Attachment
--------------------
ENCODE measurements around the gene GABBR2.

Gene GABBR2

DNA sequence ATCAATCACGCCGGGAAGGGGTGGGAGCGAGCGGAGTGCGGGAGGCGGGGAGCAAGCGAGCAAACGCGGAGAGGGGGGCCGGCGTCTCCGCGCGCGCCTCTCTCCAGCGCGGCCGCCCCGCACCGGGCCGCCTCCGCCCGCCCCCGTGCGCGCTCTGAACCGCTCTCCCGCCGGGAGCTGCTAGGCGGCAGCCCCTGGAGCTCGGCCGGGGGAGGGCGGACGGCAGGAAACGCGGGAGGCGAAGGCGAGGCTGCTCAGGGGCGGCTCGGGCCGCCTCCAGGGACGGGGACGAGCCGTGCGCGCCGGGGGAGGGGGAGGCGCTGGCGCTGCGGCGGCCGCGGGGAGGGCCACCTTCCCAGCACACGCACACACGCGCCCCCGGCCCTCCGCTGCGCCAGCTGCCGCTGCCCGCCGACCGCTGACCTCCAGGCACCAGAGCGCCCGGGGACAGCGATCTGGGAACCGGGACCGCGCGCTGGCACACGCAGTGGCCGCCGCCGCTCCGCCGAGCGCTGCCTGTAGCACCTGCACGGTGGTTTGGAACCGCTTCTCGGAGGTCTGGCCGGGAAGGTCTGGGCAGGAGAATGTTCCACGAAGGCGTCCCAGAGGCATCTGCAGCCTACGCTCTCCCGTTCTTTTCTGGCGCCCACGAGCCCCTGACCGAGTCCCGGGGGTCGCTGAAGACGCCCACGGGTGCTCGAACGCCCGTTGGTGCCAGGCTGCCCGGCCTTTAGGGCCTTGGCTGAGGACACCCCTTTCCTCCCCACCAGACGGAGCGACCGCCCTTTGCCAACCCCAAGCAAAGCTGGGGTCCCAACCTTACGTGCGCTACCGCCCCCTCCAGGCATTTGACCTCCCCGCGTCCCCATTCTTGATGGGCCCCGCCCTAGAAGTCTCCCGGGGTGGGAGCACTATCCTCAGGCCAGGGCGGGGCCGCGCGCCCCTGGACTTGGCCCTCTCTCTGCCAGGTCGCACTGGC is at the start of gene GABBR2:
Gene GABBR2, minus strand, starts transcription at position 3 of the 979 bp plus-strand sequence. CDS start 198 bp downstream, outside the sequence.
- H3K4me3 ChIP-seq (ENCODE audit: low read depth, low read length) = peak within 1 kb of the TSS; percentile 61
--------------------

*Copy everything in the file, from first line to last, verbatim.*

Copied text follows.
ENCODE measurements around the gene GABBR2.

Gene GABBR2

DNA sequence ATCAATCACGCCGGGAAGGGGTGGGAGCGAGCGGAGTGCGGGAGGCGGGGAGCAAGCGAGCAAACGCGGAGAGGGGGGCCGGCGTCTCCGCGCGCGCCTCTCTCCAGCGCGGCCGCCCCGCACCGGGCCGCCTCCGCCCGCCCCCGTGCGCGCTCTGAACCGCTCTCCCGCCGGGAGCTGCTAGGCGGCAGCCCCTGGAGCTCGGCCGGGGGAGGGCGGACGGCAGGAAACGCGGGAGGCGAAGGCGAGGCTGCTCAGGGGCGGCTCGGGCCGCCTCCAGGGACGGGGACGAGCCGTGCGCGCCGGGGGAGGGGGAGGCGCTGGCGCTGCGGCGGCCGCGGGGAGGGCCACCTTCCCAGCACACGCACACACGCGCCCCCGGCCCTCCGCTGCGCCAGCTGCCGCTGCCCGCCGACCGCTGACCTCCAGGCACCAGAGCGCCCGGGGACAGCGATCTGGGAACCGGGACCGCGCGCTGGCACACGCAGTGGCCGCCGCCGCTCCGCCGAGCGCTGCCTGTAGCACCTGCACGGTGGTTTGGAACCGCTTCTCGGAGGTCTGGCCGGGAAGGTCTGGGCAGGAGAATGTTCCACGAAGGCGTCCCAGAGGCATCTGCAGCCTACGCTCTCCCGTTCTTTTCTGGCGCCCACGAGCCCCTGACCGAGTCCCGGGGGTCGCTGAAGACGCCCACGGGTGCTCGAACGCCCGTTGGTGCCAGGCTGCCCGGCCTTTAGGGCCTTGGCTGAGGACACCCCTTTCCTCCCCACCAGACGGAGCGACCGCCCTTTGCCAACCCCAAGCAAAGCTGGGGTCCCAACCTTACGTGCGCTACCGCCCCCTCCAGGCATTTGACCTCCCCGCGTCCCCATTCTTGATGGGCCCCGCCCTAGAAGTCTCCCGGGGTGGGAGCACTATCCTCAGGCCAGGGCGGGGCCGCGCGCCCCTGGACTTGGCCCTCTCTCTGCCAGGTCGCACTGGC is at the start of gene GABBR2:
Gene GABBR2, minus strand, starts transcription at position 3 of the 979 bp plus-strand sequence. CDS start 198 bp downstream, outside the sequence.
- H3K4me3 ChIP-seq (ENCODE audit: low read depth, low read length) = peak within 1 kb of the TSS; percentile 61